“Vomited out of their native soil years ago in carnage, and dumped hundreds of miles away, they had no anger left. Their only passion was memory… damned to a hell of longing.”
-Amitav Ghosh, ‘The Circle of Reason’
And this memory was a legacy passed from generation to generation, like a sacred family heirloom - not actively or vociferously, but silently, till the pain and longing was almost something congenital that one felt deep inside ones flesh and blood.
Thus, I found myself – fascinated and enchanted by the Partition even as a child; surrounded by my Great grandparents and grandparents who had lived through history; understanding childishly, its import, but not its impact. As a ten year old, Partition was a bedtime story I tried to extract from my Great grandmother at all times of the day - “Tell me the story of Partition”, I begged and pleaded till my persistence bulldozed over her reticence. With a child’s innocent, yet myopic insensitivity, I resurrected a myriad demons for her everyday – ghosts of the past that she had painstakingly laid to rest. The tales of gory escape, mere adventure for me, were a throbbing part of her daily existence; more unnatural, more alive for the silence it was wrapped in, lived and relived through the images of a homeland lost.
Stories of leaving a child behind as two parents could not carry five children in their arms to safety, and then retracing their path back through the depraved, deathly streets to find the child again, as a mother’s conscience and heart would not let her leave her child behind. Stories of overnight penury, being stripped and deprived of all possessions that you’d taken a lifetime to gain – of life as refugees, of honour and pride. Stories of hope and resilience and starting anew. Movingly romantic narratives of budding love in Chandni Chowk, hurried, sidelong, forbidden glances in that crowded, bustling market and then my grandparents’ wedding.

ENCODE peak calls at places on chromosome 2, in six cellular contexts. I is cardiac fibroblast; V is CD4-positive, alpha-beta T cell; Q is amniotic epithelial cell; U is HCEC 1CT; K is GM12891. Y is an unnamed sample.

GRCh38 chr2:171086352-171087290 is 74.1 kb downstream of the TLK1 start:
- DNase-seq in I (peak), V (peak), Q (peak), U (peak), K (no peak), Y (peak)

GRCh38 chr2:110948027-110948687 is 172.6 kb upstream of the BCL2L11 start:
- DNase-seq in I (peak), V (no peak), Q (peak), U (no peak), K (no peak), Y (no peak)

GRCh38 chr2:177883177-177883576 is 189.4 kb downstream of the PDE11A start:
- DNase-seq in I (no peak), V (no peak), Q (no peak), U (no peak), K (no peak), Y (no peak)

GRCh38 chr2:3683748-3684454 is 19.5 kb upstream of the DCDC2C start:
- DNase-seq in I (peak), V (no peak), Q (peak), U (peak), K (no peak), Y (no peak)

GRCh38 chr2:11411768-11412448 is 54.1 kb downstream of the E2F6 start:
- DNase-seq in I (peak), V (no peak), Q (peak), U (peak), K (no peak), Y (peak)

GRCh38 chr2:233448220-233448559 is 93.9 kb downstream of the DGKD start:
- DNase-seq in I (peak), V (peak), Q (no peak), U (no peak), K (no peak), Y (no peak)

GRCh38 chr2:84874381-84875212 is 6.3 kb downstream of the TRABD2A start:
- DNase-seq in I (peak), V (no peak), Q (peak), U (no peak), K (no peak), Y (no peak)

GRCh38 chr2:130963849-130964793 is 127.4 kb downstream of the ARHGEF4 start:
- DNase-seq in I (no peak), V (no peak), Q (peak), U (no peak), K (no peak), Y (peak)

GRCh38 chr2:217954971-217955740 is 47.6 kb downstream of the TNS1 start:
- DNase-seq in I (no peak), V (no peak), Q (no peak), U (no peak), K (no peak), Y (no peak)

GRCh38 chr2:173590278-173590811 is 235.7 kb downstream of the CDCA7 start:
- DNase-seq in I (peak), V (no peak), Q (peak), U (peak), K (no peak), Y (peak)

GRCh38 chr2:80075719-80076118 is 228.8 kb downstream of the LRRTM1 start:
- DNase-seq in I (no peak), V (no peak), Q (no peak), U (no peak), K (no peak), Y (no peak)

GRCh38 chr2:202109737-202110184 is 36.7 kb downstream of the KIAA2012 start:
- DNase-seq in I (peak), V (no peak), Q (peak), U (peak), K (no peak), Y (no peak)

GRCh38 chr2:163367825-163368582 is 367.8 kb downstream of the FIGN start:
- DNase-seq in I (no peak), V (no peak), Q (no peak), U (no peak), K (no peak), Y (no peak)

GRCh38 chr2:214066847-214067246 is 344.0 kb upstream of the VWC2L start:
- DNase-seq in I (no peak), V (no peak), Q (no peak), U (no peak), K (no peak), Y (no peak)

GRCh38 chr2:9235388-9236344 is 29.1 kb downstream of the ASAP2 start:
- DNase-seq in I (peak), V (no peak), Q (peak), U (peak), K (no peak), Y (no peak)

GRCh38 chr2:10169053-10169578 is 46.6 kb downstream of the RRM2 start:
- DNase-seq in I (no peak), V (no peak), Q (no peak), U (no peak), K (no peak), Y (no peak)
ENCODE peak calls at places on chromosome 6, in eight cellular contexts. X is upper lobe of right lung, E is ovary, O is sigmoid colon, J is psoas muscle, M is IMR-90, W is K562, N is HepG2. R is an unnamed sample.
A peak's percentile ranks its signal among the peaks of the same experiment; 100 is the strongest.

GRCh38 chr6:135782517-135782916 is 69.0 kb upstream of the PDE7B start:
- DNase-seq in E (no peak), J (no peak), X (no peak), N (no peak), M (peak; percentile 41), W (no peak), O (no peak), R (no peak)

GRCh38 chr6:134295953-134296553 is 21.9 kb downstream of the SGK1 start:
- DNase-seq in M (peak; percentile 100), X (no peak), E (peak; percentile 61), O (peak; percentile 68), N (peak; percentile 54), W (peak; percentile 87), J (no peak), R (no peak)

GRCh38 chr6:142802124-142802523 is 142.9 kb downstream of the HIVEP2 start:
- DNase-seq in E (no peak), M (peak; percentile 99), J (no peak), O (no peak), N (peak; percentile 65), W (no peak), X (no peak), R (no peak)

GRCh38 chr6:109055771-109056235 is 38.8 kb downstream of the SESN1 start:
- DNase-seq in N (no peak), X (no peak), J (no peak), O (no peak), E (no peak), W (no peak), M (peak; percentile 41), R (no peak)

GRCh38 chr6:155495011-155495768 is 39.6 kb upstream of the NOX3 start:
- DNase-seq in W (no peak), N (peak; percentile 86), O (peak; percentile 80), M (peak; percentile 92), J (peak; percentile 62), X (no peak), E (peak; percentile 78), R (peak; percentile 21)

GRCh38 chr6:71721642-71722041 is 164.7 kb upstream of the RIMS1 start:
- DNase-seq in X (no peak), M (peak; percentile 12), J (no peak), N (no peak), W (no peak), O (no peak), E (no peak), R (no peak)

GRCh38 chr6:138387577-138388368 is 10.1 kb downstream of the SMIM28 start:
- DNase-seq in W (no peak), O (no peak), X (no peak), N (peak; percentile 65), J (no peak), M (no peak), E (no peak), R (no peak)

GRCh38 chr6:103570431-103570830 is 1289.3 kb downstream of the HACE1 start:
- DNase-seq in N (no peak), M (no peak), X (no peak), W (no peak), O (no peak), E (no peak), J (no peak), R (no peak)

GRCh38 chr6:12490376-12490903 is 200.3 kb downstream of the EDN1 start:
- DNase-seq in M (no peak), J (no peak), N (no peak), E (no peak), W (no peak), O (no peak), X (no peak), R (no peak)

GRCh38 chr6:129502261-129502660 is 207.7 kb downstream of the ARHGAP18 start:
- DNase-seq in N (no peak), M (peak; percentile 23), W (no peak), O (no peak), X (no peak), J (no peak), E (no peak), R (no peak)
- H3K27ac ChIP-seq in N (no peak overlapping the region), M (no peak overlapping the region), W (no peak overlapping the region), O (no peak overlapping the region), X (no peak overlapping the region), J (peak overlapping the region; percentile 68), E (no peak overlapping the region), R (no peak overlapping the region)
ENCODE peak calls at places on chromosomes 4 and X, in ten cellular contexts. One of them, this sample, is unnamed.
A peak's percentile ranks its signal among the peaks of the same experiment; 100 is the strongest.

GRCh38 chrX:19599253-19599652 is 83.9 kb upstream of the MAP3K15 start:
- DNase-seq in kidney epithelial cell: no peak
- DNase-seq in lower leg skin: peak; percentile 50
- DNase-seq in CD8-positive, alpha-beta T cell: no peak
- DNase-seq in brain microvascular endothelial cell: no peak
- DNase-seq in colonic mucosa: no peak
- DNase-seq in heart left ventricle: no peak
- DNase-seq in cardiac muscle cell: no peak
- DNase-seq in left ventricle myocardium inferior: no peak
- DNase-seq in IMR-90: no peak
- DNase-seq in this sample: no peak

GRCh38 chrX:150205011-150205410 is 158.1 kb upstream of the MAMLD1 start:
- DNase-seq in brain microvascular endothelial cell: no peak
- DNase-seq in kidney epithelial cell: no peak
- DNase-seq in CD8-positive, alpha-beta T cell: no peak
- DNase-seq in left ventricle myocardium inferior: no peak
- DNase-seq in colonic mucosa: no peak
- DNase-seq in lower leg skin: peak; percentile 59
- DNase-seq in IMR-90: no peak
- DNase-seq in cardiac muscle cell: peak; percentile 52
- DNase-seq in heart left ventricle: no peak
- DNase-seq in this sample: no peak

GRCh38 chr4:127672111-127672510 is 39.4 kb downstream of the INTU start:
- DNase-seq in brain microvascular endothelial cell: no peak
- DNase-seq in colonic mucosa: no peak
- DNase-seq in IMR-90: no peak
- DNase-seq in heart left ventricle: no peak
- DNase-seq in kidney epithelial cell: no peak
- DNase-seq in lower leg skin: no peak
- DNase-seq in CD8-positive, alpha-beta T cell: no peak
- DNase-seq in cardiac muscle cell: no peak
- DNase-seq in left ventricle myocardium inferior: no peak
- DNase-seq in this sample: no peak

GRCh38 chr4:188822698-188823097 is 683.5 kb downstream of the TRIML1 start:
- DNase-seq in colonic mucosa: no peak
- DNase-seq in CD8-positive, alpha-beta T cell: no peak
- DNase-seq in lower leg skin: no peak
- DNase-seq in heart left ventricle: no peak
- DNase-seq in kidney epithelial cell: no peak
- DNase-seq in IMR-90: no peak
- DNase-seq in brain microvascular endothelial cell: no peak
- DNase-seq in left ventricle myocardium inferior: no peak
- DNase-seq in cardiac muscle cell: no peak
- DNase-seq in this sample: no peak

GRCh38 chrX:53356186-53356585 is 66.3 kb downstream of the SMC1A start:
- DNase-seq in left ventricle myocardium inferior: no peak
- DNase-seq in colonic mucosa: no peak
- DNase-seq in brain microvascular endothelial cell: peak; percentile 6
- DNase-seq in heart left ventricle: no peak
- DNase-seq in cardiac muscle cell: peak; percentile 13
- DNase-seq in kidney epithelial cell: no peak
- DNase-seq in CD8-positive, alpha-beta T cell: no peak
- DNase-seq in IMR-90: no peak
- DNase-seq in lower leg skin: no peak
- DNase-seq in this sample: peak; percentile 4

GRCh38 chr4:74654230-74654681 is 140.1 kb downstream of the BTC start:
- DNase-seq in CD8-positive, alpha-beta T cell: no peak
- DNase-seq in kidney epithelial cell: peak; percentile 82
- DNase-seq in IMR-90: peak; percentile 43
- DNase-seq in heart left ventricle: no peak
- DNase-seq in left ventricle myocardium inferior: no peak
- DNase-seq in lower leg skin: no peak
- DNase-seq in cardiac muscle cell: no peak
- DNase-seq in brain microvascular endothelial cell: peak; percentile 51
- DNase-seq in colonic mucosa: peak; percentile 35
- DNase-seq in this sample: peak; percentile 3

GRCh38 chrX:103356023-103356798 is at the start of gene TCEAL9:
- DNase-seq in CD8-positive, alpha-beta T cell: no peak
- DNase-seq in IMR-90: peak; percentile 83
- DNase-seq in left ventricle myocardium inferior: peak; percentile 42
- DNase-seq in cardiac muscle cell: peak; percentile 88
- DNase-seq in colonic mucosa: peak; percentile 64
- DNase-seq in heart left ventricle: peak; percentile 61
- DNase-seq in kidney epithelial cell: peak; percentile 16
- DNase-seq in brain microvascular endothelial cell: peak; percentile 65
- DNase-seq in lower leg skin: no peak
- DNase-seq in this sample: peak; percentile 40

“There are no full stops in India”, says a character in Mark Tully’s 1991 collection of contemporary Indian parables. In a land better known for continuities and commas, partition and secession were not simply laid to rest in 1947. They continue in the bloodline, a trauma waiting to find utterance, bewildering the subsequent generations who have never been through it, but feel an unease, and an inability to react passively to even the word ‘Partition”. Growing up with it as a part of one’s consciousness, not simply saying that we “know people” who have been through it, but that these very people happen to be ones closest friends and relatives who had to leave everything behind, struggle, undergo unimaginable hardships, witness bestial, inhuman brutality and bloodshed, and still find temperance to build anew, leaves an indelible mark on the new generations.
Are we more fanatical, more vitriolic for all this? Is it simply a part of the charmed past, that we can detach from our persona and existence at our will or is it so intrinsic that we still go through with a sense of loss that finds expression sometimes in extreme animosity and anti-Pakistan sentiment, and then sometimes gets tinged with curiosity and a longing to discover ones roots."